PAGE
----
Castañeda’s first photographic work was a portrait of her mother conceived in book form. This work, A History in 70 Pages (1988) considers the documentary nature of photography as a testimony, relating images and information in a linear format. Photography remains a tool in Castañeda’s larger practice, including installations. In 1997, at Lehman Maupin Gallery in New York, Castañeda and
Quisqueya Henriquez used the photographic image to disrupt a spatial configuration. This installation was made in Photoshop, where they generated an image of columns mirroring existing architectural structures that ordered this prominent gallery. The scenographic character of this work lets the spatial aspect of scale become the work’s content. The real space of the gallery had two columns. The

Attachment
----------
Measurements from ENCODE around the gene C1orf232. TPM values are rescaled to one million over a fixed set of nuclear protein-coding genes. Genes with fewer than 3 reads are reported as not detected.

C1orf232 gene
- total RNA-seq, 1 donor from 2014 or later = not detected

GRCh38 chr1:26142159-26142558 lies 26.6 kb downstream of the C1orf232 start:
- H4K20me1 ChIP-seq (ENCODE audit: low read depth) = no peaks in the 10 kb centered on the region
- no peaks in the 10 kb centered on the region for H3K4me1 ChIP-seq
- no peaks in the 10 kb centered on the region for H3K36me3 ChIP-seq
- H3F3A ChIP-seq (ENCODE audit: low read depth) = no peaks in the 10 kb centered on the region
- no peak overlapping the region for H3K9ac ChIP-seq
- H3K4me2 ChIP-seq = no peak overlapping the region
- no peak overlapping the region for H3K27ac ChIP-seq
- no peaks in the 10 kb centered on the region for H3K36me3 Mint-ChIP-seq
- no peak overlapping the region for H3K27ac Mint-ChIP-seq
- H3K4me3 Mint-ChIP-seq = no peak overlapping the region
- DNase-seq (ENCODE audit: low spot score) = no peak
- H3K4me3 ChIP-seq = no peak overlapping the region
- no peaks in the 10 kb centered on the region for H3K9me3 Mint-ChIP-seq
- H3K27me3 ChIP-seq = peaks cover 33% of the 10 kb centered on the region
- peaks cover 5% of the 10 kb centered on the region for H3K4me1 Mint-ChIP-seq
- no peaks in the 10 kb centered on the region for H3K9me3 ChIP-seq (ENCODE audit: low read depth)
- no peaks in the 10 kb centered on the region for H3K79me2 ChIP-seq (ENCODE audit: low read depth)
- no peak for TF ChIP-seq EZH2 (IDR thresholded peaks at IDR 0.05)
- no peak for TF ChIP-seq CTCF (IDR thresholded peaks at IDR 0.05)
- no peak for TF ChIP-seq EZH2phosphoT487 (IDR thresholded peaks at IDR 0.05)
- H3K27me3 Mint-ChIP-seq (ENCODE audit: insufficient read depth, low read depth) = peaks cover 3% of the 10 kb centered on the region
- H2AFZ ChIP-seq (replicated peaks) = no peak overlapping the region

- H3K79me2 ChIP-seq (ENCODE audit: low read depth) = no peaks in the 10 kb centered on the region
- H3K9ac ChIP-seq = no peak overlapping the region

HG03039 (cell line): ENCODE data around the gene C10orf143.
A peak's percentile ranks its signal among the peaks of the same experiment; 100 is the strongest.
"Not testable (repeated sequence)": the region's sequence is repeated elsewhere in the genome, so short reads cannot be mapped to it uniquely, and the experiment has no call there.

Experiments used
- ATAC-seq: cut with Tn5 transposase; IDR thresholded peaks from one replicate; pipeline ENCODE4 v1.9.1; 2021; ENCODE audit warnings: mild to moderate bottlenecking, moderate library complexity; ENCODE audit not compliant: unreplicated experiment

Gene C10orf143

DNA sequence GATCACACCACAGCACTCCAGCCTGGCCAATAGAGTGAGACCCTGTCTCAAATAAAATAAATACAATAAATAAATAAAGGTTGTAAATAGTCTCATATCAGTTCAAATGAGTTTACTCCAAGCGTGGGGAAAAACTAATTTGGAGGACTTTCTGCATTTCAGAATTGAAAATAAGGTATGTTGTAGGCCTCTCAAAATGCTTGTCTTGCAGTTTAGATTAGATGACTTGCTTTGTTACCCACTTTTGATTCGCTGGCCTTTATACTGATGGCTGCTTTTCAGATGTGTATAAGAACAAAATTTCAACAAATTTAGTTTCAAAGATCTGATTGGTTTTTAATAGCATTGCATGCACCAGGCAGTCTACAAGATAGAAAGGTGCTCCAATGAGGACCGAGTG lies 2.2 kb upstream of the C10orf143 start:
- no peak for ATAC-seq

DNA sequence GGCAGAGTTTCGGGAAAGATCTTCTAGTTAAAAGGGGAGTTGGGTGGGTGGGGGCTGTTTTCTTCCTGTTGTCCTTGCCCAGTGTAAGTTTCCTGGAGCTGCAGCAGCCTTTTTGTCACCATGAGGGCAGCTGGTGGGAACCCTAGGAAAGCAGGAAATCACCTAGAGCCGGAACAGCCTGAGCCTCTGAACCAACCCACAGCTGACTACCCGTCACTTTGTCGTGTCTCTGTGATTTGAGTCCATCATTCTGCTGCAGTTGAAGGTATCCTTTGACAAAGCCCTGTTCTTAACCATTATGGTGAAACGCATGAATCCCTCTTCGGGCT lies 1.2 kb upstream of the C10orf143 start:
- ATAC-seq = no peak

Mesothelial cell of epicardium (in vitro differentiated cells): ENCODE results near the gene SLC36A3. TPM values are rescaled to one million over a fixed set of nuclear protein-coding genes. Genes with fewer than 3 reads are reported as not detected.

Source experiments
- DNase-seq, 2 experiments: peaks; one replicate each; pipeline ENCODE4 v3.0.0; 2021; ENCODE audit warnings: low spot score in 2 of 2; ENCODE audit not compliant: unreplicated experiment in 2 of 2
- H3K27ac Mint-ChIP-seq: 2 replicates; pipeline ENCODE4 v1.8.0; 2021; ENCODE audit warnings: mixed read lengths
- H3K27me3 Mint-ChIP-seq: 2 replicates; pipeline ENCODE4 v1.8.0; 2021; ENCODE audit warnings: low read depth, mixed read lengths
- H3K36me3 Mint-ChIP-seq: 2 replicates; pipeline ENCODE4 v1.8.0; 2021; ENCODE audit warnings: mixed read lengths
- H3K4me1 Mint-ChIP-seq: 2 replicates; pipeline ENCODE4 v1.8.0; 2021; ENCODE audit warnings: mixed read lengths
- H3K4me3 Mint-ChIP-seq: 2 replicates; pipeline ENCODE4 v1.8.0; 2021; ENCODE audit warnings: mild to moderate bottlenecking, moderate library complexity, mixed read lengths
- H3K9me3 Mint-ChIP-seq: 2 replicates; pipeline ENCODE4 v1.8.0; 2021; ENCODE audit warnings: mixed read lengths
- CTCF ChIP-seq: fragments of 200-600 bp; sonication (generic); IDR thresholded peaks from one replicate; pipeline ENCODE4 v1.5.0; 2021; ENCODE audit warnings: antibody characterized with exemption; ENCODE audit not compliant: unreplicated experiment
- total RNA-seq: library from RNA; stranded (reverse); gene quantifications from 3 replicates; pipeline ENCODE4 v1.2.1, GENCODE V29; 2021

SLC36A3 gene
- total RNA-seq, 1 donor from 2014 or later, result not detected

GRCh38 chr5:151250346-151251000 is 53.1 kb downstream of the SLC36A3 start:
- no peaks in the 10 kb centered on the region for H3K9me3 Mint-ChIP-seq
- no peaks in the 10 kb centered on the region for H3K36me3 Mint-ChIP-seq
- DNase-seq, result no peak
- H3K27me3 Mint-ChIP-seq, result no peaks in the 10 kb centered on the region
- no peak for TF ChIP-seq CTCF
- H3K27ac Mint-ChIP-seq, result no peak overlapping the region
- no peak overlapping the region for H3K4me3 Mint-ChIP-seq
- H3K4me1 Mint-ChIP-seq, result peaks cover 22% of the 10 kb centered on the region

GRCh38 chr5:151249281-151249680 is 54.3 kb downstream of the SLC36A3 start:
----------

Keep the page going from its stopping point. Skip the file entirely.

wallpaper mirrored the columns creating a progression of columns suggesting a metaphor for infinite space. Since that intervention, Castañeda has embraced the camera. She composes extensive series that formulate multi-dimensional narratives through the ‘capture’ of different aspects of history, physiognomy, iconic representation, culture, and tradition. Speed-Split (1998) is a series of photographs
composing a moving story of place and people. This set of images includes a ferris wheel and a sequence of photographs of spiraling bodies, mother and daughter, who together form one gesture. Evidence (2001) is a dramatic storyboard that calls into question how events are construed through their telling. The historic reference is the murder of Gianni Versace on Miami Beach. Castañeda wields her camera with a scenographer’s attention to detail, scale, and setting in an effort to retell familiar stories through the appropriation and subversion of iconic symbols.
(From “A Map Of Four Decades” by Yasmeen Siddiqui to ” For Rent: Consuelo Castaneda” Exhibiton at Americas Society. 2011)